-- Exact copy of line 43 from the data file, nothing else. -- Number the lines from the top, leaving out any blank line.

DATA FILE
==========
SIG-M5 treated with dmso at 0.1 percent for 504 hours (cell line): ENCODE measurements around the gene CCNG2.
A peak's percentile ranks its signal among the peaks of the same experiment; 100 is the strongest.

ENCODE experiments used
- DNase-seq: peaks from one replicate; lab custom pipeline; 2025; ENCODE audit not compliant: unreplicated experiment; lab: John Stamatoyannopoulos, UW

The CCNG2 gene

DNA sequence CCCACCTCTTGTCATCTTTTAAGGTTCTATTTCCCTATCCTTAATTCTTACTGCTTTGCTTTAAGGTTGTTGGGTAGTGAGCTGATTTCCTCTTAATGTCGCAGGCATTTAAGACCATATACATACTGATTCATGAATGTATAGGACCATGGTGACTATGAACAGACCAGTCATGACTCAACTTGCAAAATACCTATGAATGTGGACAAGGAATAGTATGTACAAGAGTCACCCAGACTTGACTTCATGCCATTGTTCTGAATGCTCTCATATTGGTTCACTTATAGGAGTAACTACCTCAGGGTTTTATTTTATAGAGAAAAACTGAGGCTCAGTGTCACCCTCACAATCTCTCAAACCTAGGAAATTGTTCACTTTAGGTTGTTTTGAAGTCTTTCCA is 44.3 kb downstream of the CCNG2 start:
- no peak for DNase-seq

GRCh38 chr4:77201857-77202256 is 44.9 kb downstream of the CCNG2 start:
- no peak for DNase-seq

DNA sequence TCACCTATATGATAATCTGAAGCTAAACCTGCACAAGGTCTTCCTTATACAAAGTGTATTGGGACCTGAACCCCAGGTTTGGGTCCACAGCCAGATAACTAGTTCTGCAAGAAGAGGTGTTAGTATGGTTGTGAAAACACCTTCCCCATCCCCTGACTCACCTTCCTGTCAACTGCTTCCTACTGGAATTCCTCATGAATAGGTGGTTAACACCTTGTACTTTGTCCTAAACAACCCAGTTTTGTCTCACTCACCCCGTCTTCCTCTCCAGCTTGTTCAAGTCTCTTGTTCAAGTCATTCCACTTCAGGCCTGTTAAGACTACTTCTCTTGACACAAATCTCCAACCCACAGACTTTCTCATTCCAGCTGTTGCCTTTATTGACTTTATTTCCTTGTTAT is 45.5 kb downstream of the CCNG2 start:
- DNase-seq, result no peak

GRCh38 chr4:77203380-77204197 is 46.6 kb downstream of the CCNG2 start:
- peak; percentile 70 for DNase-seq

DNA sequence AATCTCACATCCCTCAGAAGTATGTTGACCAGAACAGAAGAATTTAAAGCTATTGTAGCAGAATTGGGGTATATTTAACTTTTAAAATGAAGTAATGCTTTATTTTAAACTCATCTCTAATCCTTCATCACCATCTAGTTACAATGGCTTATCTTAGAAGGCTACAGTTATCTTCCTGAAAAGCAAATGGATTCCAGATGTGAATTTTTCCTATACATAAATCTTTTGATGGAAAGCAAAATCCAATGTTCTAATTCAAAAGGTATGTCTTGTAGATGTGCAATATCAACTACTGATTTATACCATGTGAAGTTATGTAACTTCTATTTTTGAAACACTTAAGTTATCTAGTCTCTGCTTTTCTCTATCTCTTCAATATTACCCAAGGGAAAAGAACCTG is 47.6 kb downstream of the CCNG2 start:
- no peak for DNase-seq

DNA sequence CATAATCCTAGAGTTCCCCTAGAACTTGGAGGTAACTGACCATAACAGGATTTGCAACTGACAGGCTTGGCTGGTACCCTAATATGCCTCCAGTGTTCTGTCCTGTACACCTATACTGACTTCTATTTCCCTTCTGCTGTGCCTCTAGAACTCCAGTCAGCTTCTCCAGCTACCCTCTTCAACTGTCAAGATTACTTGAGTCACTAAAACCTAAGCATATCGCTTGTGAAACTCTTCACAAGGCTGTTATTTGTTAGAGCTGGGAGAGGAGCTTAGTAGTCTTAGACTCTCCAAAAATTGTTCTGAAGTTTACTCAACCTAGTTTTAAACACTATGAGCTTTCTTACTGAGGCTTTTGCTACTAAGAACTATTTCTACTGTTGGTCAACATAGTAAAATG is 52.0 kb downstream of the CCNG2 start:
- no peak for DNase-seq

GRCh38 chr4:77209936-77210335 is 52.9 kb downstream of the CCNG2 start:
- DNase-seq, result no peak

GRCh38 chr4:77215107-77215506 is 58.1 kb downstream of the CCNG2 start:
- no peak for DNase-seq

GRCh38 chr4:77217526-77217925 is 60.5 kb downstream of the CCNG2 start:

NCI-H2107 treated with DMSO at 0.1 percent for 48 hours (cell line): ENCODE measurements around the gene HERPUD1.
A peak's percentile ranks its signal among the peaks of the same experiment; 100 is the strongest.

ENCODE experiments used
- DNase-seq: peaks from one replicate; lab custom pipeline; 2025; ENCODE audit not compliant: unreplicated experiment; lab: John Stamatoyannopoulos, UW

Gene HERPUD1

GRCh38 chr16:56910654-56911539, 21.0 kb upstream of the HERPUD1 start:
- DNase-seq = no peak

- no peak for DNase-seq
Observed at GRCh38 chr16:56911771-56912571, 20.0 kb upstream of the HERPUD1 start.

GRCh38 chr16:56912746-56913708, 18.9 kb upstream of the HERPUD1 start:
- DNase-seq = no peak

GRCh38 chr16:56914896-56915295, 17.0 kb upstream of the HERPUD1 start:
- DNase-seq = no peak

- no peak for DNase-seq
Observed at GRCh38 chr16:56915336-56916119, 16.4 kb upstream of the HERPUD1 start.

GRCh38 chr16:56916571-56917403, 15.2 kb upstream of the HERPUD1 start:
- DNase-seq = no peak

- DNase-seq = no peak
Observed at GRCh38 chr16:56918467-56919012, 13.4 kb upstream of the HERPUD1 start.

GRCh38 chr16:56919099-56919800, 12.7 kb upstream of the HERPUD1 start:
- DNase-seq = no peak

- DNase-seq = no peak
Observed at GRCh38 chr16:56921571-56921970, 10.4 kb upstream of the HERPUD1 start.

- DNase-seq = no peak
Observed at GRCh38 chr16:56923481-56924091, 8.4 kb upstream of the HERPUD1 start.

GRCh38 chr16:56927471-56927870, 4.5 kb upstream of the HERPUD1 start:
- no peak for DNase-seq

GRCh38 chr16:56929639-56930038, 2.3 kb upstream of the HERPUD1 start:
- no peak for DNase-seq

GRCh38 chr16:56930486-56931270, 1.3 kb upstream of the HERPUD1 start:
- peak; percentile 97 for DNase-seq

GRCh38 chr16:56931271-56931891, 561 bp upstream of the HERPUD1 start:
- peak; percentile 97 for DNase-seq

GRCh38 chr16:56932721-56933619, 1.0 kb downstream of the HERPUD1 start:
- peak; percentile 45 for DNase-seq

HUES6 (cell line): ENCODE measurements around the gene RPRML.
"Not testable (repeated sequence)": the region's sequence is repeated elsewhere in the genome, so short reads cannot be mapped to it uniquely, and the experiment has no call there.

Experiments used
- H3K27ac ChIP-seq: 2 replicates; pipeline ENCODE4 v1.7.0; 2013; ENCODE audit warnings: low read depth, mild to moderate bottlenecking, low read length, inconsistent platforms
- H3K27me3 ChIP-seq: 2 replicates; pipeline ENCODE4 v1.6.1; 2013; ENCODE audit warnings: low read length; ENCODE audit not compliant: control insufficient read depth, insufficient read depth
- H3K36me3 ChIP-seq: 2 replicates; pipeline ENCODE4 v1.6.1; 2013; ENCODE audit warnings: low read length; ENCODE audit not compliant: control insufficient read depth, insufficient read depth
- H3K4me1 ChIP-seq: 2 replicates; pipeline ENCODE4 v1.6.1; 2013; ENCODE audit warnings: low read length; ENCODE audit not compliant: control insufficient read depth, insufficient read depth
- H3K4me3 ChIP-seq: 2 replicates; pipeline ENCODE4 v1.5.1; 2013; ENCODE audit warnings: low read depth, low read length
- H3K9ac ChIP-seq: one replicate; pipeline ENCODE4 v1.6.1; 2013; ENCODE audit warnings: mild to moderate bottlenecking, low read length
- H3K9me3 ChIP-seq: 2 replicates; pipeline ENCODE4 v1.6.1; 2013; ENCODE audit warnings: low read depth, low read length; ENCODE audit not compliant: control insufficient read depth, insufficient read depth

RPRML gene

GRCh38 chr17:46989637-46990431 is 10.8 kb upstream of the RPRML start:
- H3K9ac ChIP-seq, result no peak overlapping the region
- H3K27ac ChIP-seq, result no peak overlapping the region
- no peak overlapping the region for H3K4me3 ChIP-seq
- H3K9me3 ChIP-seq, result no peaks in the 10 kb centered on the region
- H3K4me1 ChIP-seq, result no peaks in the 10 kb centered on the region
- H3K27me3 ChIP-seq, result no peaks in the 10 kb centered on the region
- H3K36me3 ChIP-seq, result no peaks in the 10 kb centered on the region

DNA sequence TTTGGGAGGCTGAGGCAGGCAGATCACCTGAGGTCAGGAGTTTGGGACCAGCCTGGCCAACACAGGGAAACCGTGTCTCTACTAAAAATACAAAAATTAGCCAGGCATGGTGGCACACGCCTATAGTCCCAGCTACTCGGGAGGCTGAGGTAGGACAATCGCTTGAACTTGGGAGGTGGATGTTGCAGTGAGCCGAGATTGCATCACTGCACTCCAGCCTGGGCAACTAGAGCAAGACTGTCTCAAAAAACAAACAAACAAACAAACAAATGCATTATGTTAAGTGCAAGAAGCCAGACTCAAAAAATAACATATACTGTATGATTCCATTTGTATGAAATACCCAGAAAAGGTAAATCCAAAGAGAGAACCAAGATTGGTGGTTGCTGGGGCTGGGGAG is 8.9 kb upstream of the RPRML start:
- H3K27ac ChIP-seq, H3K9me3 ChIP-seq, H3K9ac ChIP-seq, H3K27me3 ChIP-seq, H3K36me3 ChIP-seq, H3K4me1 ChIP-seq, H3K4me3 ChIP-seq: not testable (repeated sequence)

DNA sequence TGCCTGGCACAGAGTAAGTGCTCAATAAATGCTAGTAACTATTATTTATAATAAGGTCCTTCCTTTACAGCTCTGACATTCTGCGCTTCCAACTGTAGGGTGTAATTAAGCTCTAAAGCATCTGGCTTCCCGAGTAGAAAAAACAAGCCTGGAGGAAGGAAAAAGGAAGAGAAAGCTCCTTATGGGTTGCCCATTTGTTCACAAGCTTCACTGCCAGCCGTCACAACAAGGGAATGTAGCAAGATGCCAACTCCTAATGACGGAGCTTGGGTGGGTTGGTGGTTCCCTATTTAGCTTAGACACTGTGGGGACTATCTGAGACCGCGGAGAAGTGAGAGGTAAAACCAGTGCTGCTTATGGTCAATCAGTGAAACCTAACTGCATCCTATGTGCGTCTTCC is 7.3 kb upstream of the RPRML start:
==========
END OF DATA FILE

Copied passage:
- DNase-seq = no peak